P-glycoproteins and multidrug resistance

Annu Rev Pharmacol Toxicol. 1996;36:161-83. doi: 10.1146/annurev.pa.36.040196.001113.


Multidrug resistance represents a major obstacle in the successful therapy of neoplastic diseases. Studies have demonstrated that this form of drug resistance occurs both in cultured tumor cell lines as well as in human cancers. P-glycoprotein appears to play an important role in such cells by acting as an energy-dependent efflux pump to remove various natural product drugs from the cell before they have a chance to exert their cytotoxic effects. Expression of the MDR1 gene product has been associated with a poor prognosis in clinical studies. It has been demonstrated in the laboratory that resistance mediated by the P-glycoprotein may be modulated by a wide variety of compounds. These compounds, which include verapamil and cyclosporin, generally have little or no effect by themselves on the tumor cells, but when used in conjunction with antineoplastic agents, they decrease, and in some instances eliminate, drug resistance. Clinical trials to modulate P-glycoprotein activity are underway at the present time to determine if such strategies will be feasible. Although the P-glycoprotein is expressed in many cell lines and occurs in patient tumors, its expression is not a universal feature of multidrug resistance, suggesting that other mechanisms are operating.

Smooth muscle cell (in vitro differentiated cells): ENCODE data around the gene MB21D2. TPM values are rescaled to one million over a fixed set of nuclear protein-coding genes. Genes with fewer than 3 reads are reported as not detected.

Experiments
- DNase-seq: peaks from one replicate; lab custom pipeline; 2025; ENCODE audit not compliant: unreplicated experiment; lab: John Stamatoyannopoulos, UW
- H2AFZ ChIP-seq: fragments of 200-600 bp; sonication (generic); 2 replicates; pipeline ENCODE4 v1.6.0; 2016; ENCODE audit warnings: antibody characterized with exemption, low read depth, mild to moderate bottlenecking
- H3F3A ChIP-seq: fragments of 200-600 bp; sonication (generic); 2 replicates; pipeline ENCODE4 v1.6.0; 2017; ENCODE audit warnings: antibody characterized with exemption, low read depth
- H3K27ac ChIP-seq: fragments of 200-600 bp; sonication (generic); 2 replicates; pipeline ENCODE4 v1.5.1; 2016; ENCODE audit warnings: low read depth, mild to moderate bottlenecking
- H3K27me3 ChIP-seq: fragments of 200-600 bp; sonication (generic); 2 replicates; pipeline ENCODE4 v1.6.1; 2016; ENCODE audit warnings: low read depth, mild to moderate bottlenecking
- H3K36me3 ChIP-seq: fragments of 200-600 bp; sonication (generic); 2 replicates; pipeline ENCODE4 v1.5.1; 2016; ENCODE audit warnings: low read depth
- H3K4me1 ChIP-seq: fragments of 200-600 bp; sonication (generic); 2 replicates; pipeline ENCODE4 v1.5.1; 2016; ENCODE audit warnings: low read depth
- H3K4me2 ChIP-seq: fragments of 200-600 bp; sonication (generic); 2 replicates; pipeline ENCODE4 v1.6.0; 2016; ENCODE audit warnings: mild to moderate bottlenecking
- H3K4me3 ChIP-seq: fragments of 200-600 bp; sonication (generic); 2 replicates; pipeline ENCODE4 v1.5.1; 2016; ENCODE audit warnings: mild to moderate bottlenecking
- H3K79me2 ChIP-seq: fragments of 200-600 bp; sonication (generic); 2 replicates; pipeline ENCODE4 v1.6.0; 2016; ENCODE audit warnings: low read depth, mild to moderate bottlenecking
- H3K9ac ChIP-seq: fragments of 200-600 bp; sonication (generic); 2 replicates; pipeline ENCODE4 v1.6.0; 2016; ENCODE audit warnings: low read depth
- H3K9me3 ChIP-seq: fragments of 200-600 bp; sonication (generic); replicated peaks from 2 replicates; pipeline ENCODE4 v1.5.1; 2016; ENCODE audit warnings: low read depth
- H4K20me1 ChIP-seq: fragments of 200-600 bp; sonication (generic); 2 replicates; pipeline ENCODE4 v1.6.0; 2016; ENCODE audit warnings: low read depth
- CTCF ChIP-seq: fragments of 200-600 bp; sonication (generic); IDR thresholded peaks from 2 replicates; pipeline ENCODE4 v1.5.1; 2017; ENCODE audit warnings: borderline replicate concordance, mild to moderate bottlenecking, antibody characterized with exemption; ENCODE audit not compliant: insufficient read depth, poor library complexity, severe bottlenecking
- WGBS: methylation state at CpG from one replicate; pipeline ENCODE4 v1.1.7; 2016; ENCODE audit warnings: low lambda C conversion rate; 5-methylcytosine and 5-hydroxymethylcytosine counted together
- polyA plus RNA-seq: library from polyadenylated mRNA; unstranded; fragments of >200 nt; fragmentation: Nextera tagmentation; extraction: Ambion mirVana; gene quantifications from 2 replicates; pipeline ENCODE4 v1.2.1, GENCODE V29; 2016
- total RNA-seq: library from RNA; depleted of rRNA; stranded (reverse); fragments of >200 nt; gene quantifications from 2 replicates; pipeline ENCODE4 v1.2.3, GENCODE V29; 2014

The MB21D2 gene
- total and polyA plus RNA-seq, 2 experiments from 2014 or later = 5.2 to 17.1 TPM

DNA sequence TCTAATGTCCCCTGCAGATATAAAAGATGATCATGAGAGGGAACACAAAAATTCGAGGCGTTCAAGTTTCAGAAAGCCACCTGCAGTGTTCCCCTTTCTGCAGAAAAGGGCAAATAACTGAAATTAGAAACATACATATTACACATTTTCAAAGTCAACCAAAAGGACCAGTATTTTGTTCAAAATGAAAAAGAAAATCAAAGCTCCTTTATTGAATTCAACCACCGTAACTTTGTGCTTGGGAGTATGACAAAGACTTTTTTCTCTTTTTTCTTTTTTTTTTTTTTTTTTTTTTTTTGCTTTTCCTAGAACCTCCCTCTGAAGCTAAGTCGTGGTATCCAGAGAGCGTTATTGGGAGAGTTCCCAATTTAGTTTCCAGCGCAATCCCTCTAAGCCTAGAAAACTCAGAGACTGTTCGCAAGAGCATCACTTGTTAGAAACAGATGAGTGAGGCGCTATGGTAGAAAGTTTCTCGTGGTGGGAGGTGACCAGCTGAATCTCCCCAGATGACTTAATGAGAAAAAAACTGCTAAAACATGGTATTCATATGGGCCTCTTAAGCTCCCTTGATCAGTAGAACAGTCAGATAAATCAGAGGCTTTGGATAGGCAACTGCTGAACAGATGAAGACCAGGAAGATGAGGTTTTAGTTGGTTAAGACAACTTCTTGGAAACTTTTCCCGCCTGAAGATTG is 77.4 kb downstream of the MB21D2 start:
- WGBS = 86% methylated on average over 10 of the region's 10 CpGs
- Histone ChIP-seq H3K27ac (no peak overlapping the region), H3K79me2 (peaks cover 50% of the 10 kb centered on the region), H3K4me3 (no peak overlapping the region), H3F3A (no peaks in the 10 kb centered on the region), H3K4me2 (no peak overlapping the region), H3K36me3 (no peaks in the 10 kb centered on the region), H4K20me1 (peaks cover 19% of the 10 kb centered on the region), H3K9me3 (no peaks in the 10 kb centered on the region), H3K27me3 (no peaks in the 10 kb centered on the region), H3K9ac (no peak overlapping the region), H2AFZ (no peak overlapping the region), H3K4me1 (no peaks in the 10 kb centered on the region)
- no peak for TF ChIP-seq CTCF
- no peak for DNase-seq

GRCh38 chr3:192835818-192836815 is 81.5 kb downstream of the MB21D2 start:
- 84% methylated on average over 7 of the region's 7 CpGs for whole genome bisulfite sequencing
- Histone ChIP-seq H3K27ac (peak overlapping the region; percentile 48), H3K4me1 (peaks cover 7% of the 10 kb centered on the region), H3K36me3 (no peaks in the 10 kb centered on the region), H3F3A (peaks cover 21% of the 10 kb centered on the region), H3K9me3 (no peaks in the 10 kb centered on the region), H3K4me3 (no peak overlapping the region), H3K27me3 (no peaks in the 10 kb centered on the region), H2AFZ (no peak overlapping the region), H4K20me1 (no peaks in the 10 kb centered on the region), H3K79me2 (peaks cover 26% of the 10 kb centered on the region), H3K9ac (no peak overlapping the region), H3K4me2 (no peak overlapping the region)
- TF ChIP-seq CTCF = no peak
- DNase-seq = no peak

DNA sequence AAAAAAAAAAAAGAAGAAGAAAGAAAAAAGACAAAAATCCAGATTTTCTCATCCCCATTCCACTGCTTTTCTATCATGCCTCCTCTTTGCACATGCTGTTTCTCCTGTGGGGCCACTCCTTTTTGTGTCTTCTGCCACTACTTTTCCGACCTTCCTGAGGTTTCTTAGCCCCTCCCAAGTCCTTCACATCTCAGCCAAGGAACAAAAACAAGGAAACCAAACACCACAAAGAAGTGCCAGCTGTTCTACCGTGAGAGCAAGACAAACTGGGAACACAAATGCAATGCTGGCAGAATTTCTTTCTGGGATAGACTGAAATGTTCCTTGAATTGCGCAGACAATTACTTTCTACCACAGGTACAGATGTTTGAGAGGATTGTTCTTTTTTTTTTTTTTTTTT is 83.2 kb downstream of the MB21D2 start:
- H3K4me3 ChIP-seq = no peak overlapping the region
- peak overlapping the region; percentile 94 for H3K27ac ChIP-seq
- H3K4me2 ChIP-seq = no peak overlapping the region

Publication types

  • Review

MeSH terms

  • ATP Binding Cassette Transporter, Subfamily B, Member 1 / chemistry
  • ATP Binding Cassette Transporter, Subfamily B, Member 1 / physiology*
  • Animals
  • Antineoplastic Agents / pharmacology
  • Antineoplastic Agents / therapeutic use*
  • Binding Sites
  • Clinical Trials as Topic
  • Drug Resistance, Multiple* / genetics
  • Gene Expression Regulation, Neoplastic / drug effects*
  • Gene Expression Regulation, Neoplastic / genetics
  • Humans
  • Structure-Activity Relationship
  • Tumor Cells, Cultured


  • ATP Binding Cassette Transporter, Subfamily B, Member 1
  • Antineoplastic Agents